So let me tell you the current state of play in my country. We have an impressive network of Catholic agencies dealing with various aspects of welfare and community activity, ranging from working with young people and immigrants, legal and otherwise, to care of the elderly, vulnerable children, the mentally infirm, etc. They are almost exclusively lay. We are currently trying to organise this network on a national basis, as it had become too disjointed and uncoordinated. I am a member of the steering committee trying to bring this about. (It has been described as trying to herd cats.) Caritas Social Action Network, as it is called, intends to promote the ideas of Catholic Social Teaching through this network. It also intends to engaged in advocacy, that is saying addressing governments and the media on behalf of those people with whom we are working, and thus able to be the voice of the voiceless.
The bishops are on board of course but the initiative is in the hands of lay people. Policy making is not reserved to the bishops, though they have a valuable role – which they are willing to play – in amplifying the message. But nowadays you see very few dog collars at the lively and entertaining meetings called by Caritas Social Action Network. I would almost go so far as to say, if you meet a priest at such gatherings he is pretending to be a layman.
More to the point, it is intended to appoint “theologians in residence” to various parts of the network, because there is a perceived need for expert input to the work, based on Catholic Social Teaching – perceived not by bishops trying to keep the laity in line, but by the laity themselves. Those theologians in residence are likely to be lay, and to have learnt their theology in lay academic institutions – and I have to tell you, they are very likely to be female. Women are drawn to this work, and are very good at it.
I have a feeling that the right metaphor here is about the damming of a river. The Church’s rejection of the possibility of ordaining women to the priesthood could be likened to a giant dam thrown across a wide river from bank to bank, holding back the flow of water. As a result the land below the dam becomes dry and barren. But then what happens? As the water builds up behind the dam, it starts to find other ways to go forwards, it forms little trickles and streams which go round the dam, gradually expanding to bigger streams and even rivers, until eventually the original flow is restored and the land becomes irrigated and fertile again. The dam is still there, but it has been rendered ineffective.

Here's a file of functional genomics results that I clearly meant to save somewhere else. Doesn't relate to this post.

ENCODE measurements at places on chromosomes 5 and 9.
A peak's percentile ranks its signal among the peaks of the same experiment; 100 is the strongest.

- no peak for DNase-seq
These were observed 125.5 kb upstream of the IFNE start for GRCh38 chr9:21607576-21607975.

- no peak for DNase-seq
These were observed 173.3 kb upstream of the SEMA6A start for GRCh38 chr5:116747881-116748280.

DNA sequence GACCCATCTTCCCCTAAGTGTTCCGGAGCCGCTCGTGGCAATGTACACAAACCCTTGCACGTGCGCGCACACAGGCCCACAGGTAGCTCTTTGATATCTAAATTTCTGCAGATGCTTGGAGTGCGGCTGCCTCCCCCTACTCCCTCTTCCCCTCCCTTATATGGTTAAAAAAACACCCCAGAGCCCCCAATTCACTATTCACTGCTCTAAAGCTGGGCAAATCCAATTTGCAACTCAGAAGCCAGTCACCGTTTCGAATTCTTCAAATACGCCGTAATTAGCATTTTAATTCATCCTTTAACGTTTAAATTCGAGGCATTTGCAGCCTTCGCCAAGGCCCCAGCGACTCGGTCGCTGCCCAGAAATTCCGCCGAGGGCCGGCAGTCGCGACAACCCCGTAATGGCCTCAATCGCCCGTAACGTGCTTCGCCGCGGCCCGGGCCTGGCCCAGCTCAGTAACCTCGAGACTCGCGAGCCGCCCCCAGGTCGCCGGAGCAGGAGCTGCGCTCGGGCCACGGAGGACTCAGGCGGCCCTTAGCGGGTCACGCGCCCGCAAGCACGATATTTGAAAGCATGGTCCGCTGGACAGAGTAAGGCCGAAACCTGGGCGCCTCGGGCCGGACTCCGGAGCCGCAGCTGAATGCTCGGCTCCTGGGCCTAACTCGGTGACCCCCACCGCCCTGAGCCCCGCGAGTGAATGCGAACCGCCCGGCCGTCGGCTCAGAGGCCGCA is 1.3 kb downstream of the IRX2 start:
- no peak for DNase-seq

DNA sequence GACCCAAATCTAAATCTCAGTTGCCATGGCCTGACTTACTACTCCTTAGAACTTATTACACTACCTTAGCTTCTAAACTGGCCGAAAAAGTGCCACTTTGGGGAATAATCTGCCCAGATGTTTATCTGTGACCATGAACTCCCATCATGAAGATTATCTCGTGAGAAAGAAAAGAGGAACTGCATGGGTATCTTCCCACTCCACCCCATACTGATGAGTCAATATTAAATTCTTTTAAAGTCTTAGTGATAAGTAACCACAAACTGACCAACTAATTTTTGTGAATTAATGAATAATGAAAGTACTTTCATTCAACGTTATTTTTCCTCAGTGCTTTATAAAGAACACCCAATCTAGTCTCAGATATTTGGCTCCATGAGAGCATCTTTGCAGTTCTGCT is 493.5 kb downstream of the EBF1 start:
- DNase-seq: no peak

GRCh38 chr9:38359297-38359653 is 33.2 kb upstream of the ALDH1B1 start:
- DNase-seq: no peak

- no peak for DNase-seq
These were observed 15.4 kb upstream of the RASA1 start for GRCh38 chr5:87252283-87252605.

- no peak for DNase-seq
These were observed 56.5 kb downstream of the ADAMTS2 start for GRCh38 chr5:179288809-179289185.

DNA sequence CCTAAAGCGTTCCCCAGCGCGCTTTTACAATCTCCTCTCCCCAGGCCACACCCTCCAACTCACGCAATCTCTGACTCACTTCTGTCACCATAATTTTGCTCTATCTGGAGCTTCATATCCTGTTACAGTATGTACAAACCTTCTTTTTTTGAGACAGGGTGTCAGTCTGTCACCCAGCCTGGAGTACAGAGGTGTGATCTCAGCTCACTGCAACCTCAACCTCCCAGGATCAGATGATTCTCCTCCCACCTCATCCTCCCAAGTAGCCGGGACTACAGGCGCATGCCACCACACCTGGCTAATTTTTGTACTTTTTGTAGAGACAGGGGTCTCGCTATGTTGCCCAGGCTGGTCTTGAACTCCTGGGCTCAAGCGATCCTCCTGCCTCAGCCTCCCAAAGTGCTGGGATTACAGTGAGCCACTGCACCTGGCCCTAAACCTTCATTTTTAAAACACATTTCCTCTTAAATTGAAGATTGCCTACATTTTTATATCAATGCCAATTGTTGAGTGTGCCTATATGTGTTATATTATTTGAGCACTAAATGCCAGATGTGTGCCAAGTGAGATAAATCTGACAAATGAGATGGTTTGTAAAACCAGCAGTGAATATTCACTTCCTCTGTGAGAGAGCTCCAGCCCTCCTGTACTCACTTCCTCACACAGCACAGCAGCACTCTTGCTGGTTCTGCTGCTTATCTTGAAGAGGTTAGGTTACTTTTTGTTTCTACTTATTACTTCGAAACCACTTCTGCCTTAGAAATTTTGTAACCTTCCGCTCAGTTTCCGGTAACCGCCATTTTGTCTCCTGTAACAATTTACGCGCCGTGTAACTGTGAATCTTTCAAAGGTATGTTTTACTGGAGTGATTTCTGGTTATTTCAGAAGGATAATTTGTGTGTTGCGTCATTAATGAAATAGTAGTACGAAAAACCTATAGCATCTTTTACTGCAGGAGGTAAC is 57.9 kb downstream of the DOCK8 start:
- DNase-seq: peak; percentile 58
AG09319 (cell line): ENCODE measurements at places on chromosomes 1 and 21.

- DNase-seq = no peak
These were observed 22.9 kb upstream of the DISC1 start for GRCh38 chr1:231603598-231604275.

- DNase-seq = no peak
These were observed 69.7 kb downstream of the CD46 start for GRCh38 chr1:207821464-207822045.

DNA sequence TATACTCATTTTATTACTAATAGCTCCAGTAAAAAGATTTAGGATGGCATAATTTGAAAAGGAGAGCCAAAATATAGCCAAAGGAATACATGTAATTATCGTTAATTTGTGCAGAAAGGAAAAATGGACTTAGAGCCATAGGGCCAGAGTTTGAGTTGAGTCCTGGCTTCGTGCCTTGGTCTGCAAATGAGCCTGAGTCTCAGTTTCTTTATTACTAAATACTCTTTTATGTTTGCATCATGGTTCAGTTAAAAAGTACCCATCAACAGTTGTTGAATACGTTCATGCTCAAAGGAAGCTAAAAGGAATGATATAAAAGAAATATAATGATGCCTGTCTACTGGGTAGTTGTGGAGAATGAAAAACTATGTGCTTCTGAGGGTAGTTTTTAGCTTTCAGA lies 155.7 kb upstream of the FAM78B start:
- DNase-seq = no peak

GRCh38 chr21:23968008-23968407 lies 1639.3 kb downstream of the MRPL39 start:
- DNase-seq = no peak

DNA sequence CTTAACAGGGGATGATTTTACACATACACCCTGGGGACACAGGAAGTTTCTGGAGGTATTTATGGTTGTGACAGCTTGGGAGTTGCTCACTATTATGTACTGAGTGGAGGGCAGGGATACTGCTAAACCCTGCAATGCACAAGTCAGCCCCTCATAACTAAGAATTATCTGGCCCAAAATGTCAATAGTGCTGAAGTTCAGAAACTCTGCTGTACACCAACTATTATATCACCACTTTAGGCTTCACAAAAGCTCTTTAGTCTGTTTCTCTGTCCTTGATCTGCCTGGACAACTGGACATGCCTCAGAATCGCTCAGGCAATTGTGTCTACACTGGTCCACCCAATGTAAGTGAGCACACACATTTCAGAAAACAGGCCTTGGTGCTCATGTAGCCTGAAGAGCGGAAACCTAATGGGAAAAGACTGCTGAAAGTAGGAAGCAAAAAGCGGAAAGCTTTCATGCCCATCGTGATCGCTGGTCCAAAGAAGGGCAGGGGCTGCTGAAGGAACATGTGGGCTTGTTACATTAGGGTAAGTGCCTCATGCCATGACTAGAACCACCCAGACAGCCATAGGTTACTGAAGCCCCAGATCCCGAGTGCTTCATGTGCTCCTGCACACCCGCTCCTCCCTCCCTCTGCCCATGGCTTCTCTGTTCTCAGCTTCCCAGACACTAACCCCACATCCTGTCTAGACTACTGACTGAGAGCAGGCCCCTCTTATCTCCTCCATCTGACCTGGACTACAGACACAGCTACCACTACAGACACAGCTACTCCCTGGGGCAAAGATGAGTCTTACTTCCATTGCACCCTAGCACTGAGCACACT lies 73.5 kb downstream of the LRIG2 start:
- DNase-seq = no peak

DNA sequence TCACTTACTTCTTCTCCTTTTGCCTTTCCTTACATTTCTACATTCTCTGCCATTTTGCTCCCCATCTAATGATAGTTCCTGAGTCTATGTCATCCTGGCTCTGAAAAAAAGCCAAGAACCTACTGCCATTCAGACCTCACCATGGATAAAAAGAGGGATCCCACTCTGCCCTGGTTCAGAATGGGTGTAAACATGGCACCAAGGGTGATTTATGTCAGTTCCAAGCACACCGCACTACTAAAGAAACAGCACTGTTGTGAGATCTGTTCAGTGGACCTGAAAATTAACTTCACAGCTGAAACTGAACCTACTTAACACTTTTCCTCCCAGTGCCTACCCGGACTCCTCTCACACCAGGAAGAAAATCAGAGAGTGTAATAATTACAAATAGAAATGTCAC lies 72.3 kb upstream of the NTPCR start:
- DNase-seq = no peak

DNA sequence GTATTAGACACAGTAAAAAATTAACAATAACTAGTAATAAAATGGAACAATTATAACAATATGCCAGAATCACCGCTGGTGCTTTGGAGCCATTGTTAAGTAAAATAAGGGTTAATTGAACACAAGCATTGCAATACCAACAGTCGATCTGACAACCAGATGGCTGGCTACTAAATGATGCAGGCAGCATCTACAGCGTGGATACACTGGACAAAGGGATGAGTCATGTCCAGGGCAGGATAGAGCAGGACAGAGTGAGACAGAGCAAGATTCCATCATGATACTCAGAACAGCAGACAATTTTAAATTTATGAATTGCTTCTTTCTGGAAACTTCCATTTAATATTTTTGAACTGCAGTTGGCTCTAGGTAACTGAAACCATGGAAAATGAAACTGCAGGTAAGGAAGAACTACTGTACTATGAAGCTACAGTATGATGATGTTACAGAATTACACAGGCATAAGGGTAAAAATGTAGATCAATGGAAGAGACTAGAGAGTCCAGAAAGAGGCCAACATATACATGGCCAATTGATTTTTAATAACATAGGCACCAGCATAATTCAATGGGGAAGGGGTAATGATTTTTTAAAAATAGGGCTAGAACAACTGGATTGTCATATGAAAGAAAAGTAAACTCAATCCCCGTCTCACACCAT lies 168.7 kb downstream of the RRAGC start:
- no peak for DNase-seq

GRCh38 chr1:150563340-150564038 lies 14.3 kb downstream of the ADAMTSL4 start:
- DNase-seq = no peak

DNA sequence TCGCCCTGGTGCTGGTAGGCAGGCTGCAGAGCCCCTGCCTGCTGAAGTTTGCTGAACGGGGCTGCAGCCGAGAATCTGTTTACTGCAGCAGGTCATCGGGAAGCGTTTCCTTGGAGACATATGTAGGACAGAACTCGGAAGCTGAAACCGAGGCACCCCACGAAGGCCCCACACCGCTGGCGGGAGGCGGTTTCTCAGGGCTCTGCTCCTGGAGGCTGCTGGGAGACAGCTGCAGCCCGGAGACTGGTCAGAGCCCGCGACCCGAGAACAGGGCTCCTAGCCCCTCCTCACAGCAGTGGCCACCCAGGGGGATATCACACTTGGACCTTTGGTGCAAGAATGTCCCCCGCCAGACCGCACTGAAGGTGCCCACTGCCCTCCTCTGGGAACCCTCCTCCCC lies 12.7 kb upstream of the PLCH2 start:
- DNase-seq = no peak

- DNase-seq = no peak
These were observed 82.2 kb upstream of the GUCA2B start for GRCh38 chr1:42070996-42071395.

We have some first rate young women theologians coming forward. Does it matter that they are not priests? Not at all. It is an advantage. They are not part of any clerical power structure. Indeed, they share the lived experience of those they are working with. That is what gives them authority. And they are the channel through which the social teachings of the Church are conveyed to the active laity.
Now isn’t that interesting? Isn’t this everything Rosemary Goldie could have wished for, worked for, devoted her life to? I wish she were here, for me to tell her about it. So I am very happy to dedicate this lecture to her memory, and very privileged to be able to do so.
Thank you for inviting me, and for giving me so much of your attention. I hope I have been provocative enough to being you to your feet with questions, which I shall be happy to answer to the best of my ability.
Conscience – Doing the right thing and taking responsibility for it.
In the opinion of many scholars, the most radical changes introduced by the Second Vatican Council concerned religious liberty. For some 1500 years the Catholic Church had held that truth alone had rights, while error had no rights, that the Catholic Church alone contained the complete truth, so it alone had rights that other groups did not have.
The Council marked a radical departure from these teachings, for it said that it is people who have rights, not truth or error, and that people retain their rights even when they are in error. On this basis it defended the right of all people to religious liberty.
The Council tried to say that these statements were merely a development of past ideas, but it is impossible to accept this notion. A French bishop, Marcel Lefebvre, left the Catholic Church after the Council and took a significant number of people with him. The teaching on religious liberty was one of his major reasons for leaving, for in one moment the Council reversed some fifteen hundred years of history.
Despite this radical change, to a moral theologian the Second Vatican Council can be a disappointment, for it contains many ambiguities and even contradictions on the subject of conscience. At times it appears to say that people should follow their consciences, at other times it appears to say that conscience must always follow the teaching authority of the church.
Compare two quotations from the same document, Gaudium et Spes. The first speaks of the nature of conscience.